Bacteremia Due to a Multidrug Resistant Staphylococcus aureus: A Case Report of Unsuccessful Treatment

AUTHORS

Aliehsan Heidari 1 , Enayatollah Kalantar 2 , Fatima Rahimi 3 , Yahya Yaghoobi 4 , Sara Ghozati 3 , * , Mohammad Hossein Dehghan 3 , Parviz Fallah 3

1 Department of Parasitology, School of Medicine, Alborz University of Medical Sciences, Karaj, Iran

2 Department of Microbiology, School of Medicine, Alborz University of Medical Sciences, Karaj, Iran

3 Rajaei Hospital, Alborz University of Medical Sciences, Karaj, Iran

4 Department of Infectious Diseases, Rajaei Hospital, Alborz University of Medical Sciences, Karaj, Iran

How to Cite: Heidari A, Kalantar E, Rahimi F, Yaghoobi Y, Ghozati S, et al. Bacteremia Due to a Multidrug Resistant Staphylococcus aureus: A Case Report of Unsuccessful Treatment, Jundishapur J Nat Pharm Prod. Online ahead of Print ; In Press(In Press):e68747. doi: 10.5812/jjnpp.68747.

ARTICLE INFORMATION

Jundishapur Journal of Natural Pharmaceutical Products: In Press (In Press); e68747
Published Online: January 20, 2020
Article Type: Case Report
Received: March 17, 2018
Revised: July 27, 2019
Accepted: August 28, 2018
Uncorrected Proof scheduled for 15 (2)
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Abstract

Vancomycin-resistant Staphylococcus aureus has emerged as a multidrug-resistant pathogen responsible for mortality, particularly among ICU patients. This study reports a case of bacteremia associated with mortality in ICU ward in a major referral hospital in Karaj. Although antibiotic treatment was started, the patient died. This report describes the clinical course of the illness. To the best of our knowledge, no case of multidrug-resistant Staphylococcus aureus has been reported previously in Karaj.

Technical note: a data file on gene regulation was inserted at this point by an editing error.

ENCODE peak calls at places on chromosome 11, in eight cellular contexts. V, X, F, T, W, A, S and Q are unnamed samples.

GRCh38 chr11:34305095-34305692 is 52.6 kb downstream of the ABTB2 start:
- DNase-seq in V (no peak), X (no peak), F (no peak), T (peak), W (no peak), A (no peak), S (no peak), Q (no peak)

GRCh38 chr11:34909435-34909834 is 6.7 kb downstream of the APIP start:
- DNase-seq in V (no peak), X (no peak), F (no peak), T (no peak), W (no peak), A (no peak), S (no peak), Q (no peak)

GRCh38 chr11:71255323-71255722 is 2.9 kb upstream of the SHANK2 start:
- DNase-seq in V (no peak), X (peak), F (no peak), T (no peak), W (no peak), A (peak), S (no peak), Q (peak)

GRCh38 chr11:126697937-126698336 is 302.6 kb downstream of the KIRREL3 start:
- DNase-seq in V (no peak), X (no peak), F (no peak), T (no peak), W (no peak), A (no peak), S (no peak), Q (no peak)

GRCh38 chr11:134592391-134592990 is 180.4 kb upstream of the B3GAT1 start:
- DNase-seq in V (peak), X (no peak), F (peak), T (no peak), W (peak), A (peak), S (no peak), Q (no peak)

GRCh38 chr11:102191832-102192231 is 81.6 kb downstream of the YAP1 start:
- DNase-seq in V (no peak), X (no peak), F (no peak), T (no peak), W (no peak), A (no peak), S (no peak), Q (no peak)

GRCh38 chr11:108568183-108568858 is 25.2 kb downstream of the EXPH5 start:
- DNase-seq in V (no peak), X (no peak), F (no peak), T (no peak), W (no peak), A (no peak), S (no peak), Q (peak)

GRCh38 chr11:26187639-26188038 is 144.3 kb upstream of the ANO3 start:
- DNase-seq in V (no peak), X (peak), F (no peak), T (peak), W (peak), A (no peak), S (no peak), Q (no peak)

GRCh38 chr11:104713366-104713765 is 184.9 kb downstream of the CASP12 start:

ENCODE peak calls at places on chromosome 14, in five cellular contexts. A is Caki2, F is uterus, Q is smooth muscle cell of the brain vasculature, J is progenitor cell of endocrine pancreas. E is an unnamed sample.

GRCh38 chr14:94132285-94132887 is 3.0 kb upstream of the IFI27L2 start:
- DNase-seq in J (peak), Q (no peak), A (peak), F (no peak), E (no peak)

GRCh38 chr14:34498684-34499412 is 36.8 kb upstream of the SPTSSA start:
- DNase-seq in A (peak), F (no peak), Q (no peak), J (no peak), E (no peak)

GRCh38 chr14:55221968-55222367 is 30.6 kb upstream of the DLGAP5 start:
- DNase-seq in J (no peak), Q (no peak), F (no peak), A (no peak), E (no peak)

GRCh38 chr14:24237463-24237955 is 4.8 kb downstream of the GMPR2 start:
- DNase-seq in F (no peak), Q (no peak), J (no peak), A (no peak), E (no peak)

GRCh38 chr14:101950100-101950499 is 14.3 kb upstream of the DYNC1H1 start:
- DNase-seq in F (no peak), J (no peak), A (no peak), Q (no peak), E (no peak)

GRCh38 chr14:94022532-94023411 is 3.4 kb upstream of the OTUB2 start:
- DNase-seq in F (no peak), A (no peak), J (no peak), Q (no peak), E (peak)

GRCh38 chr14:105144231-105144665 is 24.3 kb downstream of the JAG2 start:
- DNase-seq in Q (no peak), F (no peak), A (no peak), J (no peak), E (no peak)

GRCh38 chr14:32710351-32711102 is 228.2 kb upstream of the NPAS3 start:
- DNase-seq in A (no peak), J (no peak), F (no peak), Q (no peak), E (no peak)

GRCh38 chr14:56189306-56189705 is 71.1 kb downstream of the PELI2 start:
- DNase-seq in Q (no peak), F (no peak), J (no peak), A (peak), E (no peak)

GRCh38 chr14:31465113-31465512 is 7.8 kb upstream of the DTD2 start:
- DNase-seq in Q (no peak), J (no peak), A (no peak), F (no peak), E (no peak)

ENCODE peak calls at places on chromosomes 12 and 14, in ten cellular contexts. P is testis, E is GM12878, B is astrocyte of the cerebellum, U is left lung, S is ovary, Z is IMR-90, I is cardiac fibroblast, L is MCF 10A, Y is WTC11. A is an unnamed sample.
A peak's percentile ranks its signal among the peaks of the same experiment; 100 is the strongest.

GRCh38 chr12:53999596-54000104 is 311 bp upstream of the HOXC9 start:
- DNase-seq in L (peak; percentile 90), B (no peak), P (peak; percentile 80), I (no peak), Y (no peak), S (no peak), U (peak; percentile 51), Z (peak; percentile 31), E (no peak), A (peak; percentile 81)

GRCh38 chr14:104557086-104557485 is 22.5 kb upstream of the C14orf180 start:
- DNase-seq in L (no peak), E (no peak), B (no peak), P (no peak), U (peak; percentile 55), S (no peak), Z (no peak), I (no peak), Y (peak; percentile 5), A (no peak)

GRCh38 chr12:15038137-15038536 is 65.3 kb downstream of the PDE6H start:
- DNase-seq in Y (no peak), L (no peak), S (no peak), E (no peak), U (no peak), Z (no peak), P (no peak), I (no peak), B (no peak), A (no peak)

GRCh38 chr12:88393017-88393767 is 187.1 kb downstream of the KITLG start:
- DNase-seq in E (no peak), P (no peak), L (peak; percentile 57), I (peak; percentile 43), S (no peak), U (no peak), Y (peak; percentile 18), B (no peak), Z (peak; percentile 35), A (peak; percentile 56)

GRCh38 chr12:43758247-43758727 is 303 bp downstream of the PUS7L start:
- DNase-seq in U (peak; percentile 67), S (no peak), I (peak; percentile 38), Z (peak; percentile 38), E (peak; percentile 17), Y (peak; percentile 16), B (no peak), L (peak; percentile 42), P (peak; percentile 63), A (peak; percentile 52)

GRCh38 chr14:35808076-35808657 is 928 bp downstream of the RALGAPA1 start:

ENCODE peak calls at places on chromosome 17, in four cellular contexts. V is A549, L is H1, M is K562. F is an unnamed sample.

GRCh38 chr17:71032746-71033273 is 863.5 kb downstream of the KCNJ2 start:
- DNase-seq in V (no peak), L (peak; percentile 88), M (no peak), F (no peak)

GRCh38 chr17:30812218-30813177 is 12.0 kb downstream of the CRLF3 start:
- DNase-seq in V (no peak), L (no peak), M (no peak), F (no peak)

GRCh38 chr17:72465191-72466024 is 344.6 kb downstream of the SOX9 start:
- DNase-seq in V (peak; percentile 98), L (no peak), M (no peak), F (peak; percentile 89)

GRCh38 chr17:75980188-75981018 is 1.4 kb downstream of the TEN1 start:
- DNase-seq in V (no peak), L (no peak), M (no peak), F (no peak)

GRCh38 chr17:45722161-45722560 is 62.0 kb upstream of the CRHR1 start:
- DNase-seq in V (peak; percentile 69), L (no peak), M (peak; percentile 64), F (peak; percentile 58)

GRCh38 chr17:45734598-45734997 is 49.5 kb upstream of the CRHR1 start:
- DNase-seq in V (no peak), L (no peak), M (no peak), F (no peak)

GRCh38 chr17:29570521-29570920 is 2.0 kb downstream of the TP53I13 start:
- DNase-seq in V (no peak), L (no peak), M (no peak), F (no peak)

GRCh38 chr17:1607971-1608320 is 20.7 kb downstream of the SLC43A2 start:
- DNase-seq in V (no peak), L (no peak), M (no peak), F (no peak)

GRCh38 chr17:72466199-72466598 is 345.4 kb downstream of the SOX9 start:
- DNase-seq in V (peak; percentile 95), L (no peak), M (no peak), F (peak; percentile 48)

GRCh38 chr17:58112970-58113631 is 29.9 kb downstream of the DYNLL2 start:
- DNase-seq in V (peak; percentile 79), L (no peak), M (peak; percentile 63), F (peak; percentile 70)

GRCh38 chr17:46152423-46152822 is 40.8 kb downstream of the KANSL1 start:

Keywords

Bacteremia Vancomycin-Resistant Staphylococcus aureus Unsuccessful Treatment

Copyright © 2020, Jundishapur Journal of Natural Pharmaceutical Products. This is an open-access article distributed under the terms of the Creative Commons Attribution-NonCommercial 4.0 International License (http://creativecommons.org/licenses/by-nc/4.0/) which permits copy and redistribute the material just in noncommercial usages, provided the original work is properly cited.

1. Introduction

Bacteremia is one of the most invasive diseases and responsible for severe infections and has a high impact on public health problems all over the world. Various bacteria, particularly Gram-positive bacteria, are often responsible for such severe and difficult to treat infections, which are characterized by high mortality rates in hospital settings (1, 2). Therefore, bacteremia due to this kind of bacteria combined with resistances to treatment options has become more common worldwide and has been listed as a particular risk to human health by World Health Organization, the European Center for Disease Control, and the US Center for Disease Control (3-5).

The emergence of antimicrobial-resistant organisms, including vancomycin-resistant Staphylococcus aureus, is a challenge to clinicians due to the lack of effective antimicrobial agents available against them and associated infection control implications.

We describe the characteristics of a patient with Staphylococcus aureus bacteremia in an intensive care unit in a teaching hospital of a developing country, a case of bacteremia caused by a high-level vancomycin-resistant.

2. Case Presentation